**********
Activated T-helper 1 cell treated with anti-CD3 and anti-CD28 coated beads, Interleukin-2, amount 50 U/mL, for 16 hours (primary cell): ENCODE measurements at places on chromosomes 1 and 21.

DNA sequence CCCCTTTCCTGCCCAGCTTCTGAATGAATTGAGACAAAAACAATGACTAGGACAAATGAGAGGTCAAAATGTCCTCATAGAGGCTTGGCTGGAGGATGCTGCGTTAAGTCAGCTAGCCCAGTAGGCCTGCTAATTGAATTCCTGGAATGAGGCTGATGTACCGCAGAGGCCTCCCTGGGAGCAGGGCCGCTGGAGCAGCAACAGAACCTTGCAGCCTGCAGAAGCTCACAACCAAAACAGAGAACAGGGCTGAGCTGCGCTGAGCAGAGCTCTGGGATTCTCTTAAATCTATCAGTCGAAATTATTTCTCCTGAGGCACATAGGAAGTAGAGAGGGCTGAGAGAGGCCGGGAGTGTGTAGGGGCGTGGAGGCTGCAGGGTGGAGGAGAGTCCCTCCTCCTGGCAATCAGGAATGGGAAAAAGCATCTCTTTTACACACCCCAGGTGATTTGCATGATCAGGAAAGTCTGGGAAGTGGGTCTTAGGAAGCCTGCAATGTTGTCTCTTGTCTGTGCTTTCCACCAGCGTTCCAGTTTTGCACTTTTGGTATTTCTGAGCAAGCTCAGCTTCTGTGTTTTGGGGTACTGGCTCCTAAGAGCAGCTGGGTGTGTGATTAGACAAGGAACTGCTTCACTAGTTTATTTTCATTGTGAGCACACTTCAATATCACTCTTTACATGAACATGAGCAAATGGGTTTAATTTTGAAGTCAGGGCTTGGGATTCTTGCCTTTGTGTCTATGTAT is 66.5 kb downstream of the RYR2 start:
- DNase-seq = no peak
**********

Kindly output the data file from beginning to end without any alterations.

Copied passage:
Activated T-helper 1 cell treated with anti-CD3 and anti-CD28 coated beads, Interleukin-2, amount 50 U/mL, for 16 hours (primary cell): ENCODE measurements at places on chromosomes 1 and 21.

DNA sequence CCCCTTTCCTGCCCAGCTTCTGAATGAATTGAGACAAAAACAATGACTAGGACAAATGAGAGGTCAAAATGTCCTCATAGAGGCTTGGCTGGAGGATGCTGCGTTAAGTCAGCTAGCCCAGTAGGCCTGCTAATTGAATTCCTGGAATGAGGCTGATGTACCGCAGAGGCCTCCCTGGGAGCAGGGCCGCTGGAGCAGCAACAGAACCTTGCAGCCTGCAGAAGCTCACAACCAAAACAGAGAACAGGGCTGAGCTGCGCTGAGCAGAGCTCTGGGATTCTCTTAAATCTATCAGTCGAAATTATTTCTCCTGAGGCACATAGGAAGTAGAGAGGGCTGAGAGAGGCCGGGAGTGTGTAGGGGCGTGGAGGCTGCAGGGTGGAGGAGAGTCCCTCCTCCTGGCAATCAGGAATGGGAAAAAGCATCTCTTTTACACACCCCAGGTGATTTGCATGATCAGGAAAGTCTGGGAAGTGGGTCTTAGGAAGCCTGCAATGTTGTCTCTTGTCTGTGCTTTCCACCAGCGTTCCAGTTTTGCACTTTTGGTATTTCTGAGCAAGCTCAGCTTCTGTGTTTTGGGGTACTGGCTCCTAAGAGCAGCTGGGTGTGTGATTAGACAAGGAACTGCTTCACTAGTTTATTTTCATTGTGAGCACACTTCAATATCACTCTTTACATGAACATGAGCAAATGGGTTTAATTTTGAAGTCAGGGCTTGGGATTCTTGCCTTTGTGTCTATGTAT is 66.5 kb downstream of the RYR2 start:
- DNase-seq = no peak